The most important aspect of my first bike came in the form of a guide to “rules and regulations of operating a bicycle on the roadways.” I wish to God that everyone today also had to read the rules of the road. When I’m on my bike, I do. When I’m driving, I know others haven’t a clue. Everyone with a car imagines that everyone on a bike knows what he or she is doing. (They don’t.) Everyone with a bike imagines that everyone driving a car knows what he or she is doing. (They don’t.) Imagine, for instance – in either situation – someone is just learning. There’s an accident waiting to happen. There are innumerable instances that can be listed here. I won’t bore you.
And, remember this is wine country. A lot of people are on the road who have been enjoying wine. When I worked at wineries, I saw a lot of people who were well over their limit… Proceed with caution, drivers of both machines.
I Love My Bicycle
Years ago, when I was only 12, I got my first bicycle. It was a Christmas day. I had spent the entire month of December praying really HARD for snow, but it never came. (Unanswered prays, and it was Christmas! That was a good lesson for a growing up Catholic kid.) My birthday was on December 21, and it passed by like all others who are born too close to Christmas, with the morning “Happy Birthday,” then it was life as usual. That Christmas day, my four siblings all got great gifts, and I got a few small ones, like pencils, socks, mittens.
Yup, this was turning out to be the worst Christmas ever. I was guessing by now that that’s what happens when you hit double digits, and you’ve got three younger siblings… Christmas was now all about them now.
Then, as the Christmas tree skirt lay empty of all gifts, and we were all about to move into putting our gifts away and moving toward our Christmas meal, my mother said, “Oh, wait, we’ve got one more gift,” which she handed me. It was a small 2-by-6 inch gift, wrapped in a brown paper bag. As I opened it, I couldn’t imagine what it was. When I reached my hand into the bag, I felt something metal and pulled it out. I was a red and white (at the time, that was everyone’s color) bicycle license. My eyes opened as wide as any kid’s eyes could possibly open, my heart flipped into my throat and I ended up jumping up and down uncontrollably for at least five minutes. A Christmas in Maine with no snow! Let me out the door and “Syanara, Baby.” I got in two good weeks, before the snow finally fell for that winter…
I spent the rest of the winter reading my rules and regulations of the road, and that made the rest of my bicycle riding, to this very day, much more safe for not only me, but also the cars on the road. I’m no saint in life, but I do follow the rules of the road, because my dad also owned an ambulance service. I was there for years when calls would come in. Nothing like there are today, given the nature of bike riding becoming so competitive; but accidents have always happened, since we first learned to walk.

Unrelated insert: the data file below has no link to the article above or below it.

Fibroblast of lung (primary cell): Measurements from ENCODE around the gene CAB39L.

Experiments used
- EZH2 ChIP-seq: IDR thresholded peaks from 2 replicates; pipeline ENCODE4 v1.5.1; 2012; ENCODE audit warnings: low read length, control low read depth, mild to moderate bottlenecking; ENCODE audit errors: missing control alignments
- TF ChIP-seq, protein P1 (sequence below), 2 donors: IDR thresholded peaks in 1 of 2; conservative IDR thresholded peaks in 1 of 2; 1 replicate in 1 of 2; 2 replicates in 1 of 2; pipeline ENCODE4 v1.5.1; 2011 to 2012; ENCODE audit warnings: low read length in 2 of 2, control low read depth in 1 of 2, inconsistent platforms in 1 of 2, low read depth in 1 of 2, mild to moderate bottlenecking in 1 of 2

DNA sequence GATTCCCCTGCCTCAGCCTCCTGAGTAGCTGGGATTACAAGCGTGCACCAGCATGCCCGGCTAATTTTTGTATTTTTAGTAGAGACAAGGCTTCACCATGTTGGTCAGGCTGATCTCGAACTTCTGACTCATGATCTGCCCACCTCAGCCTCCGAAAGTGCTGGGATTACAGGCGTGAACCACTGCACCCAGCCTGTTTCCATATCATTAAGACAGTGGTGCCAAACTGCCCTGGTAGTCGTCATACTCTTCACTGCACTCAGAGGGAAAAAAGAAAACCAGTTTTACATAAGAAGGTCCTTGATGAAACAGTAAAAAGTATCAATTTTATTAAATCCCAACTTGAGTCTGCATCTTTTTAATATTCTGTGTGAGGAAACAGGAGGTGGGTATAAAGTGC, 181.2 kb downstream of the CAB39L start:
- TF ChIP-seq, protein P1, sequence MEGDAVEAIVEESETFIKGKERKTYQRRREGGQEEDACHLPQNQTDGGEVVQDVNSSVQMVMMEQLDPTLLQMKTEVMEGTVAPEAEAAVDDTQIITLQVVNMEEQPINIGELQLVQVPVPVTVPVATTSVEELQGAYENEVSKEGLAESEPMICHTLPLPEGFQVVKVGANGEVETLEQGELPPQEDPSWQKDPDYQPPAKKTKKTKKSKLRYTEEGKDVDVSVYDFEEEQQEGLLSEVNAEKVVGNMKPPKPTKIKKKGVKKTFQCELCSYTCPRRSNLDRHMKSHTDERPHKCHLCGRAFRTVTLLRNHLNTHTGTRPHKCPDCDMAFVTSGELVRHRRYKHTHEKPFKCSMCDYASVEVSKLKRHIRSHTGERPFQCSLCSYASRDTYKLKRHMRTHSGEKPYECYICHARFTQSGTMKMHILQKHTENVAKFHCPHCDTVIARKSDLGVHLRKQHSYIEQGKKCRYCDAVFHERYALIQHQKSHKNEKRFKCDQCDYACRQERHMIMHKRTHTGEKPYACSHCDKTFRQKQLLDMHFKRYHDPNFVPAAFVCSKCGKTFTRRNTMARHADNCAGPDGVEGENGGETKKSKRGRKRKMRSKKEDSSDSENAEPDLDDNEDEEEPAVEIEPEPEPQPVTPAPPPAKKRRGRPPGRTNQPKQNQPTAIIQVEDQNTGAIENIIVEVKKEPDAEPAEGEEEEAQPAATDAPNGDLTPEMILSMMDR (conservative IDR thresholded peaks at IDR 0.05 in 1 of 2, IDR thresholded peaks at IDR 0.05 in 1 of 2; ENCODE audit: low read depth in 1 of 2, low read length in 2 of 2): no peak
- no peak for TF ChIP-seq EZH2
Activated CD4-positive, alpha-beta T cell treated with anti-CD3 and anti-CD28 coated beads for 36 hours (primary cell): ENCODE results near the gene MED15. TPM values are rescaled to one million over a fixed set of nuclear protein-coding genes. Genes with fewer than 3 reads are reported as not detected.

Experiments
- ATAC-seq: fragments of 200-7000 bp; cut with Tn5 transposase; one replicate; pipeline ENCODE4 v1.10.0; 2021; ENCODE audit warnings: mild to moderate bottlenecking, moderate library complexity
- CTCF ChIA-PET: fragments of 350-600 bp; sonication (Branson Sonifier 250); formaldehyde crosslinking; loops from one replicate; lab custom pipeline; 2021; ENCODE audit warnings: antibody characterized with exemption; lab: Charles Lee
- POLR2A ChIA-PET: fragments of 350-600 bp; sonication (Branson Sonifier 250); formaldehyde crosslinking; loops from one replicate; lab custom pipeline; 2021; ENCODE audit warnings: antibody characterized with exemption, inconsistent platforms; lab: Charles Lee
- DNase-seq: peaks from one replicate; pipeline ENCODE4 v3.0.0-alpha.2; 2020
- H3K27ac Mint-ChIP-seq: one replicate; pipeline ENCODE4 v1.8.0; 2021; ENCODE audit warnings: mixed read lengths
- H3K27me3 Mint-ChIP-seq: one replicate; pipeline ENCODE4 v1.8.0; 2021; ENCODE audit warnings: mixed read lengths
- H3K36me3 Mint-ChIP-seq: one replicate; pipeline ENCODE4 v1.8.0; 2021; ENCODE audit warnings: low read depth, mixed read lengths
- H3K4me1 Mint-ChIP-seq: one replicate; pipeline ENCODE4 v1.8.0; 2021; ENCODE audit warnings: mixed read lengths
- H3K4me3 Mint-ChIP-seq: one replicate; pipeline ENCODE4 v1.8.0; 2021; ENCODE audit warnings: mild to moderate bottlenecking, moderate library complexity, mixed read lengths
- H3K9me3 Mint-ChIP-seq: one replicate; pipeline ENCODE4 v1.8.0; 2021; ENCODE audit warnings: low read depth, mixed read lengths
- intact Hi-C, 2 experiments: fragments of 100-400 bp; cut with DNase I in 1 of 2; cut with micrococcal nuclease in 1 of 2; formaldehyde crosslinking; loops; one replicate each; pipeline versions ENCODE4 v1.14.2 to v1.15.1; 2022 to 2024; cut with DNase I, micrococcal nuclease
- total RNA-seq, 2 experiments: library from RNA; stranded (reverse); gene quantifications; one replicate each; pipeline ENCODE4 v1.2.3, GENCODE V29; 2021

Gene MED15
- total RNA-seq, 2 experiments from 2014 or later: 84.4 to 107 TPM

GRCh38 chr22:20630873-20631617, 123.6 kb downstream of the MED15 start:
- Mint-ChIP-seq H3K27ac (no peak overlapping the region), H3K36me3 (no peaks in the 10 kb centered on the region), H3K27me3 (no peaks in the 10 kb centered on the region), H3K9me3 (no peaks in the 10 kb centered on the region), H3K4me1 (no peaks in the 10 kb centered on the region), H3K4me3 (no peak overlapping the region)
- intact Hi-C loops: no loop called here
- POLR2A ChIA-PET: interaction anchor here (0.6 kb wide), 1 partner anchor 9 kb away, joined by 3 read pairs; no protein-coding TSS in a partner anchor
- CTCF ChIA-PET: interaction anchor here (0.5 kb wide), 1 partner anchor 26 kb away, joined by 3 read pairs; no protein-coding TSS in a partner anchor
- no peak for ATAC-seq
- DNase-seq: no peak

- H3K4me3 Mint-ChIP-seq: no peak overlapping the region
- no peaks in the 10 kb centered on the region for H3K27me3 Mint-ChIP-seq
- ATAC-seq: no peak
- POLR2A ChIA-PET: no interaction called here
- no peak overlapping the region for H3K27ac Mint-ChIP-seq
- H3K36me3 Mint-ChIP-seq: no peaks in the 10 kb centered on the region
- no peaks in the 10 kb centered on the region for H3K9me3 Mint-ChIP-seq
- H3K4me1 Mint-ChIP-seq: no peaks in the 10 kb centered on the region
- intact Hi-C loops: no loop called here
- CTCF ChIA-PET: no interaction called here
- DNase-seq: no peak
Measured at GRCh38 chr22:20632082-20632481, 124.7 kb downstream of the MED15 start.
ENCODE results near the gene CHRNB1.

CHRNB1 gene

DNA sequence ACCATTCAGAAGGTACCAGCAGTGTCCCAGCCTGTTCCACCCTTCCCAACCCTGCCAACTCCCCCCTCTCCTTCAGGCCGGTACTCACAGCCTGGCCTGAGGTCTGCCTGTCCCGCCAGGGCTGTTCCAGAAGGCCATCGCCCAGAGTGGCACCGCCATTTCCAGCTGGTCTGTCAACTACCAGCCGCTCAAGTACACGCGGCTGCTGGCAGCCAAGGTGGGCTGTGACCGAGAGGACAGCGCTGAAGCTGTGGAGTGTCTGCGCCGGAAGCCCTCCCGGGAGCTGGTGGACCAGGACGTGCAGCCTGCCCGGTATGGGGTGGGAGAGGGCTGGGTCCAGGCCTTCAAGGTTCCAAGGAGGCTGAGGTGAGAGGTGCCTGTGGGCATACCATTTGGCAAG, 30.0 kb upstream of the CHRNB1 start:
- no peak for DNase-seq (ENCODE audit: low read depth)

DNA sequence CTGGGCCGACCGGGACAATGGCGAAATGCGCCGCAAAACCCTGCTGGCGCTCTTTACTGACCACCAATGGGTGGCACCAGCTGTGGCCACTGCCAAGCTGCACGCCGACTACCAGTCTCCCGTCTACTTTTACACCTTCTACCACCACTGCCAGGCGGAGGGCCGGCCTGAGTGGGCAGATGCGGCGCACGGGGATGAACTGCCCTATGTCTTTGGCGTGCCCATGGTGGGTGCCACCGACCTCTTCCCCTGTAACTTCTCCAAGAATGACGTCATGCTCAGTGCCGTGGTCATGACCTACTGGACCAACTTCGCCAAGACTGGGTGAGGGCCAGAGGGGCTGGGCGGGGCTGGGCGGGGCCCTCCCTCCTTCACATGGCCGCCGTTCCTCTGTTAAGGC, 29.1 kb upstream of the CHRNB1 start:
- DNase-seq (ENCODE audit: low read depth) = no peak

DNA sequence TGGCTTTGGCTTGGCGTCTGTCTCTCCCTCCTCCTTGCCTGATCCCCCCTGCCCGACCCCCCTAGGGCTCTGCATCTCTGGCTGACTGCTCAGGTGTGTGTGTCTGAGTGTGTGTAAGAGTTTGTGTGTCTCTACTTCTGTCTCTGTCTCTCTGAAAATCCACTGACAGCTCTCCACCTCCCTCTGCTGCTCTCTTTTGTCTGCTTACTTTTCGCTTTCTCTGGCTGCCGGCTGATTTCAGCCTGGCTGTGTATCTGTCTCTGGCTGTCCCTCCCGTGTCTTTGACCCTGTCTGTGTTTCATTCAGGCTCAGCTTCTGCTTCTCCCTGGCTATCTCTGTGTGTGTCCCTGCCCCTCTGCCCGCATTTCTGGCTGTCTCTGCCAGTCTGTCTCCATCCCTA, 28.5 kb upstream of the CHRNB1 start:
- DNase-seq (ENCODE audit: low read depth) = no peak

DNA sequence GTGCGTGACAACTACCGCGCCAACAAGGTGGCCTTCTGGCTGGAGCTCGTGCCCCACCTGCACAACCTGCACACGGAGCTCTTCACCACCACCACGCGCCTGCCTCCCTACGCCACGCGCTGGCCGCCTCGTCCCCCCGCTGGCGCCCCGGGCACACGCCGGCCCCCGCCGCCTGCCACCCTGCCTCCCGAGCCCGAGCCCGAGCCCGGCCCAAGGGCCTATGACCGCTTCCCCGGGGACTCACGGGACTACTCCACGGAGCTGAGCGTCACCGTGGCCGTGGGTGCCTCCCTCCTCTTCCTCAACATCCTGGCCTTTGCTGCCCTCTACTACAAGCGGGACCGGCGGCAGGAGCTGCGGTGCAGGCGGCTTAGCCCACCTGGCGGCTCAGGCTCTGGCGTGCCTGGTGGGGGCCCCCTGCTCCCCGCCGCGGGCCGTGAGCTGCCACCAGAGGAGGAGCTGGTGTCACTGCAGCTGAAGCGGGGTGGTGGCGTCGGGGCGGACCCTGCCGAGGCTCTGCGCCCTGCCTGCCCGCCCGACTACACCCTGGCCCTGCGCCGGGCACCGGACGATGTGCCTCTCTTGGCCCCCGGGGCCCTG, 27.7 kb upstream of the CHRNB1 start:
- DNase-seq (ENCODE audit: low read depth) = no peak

In wine country, we live with two factors
- Road rage drivers
- Entitled bicyclists
The other side of this coin is the following:
- Drivers who are patient
- Bicyclists who respect the rights of drivers, too
I’m not writing about the latter group, because they’re the positives on the side of this coin. I’m going to take on the other two sets of people.
To Road Rage Drivers
Get yourselves into an anger management class. Life’s too short to hold such negativity for the health of your body, if for no other reason. You’re setting yourself up for diseases like hypertension, heart attacks, and strokes. Are the people, who you’re allowing to make you so angry, worth it? Remember, we give our power away, and every time you get ticked off at anyone in your way on the road… You’ve just shortened your life… and maybe even the other person’s. Take responsibility and get yourself into a class to learn how to manage your emotions.
To Entitled Bicyclists
Get yourself a grip on how to also share the road. Being on a bicycle does not give you the right to disobey the laws, forcing drivers into having to take responsibility for your angry behavior with all drivers. Some of you hate us all… and it’s easy to tell who you are… Being in the wrong does not make you in the right lane. Review your rules of the road.
Thoughts from CA. gov site:
Each year in California, more than 100 people are killed and hundreds of thousands more are injured in bicycle collisions. Some bicycle related crashes are connected to the bicyclist’s behavior, while others are due to the motorist’s lack of attention.
Bicycle riders on public roads have the same rights and responsibilities as motorists, and are subject to the same rules and regulations. Refer to the California Driver. Motorists must look carefully for bicyclists before turning left or right, merging into bicycle lanes, and opening doors next to moving traffic. Respect the right-of-way of bicyclists because they are entitled to share the road with you.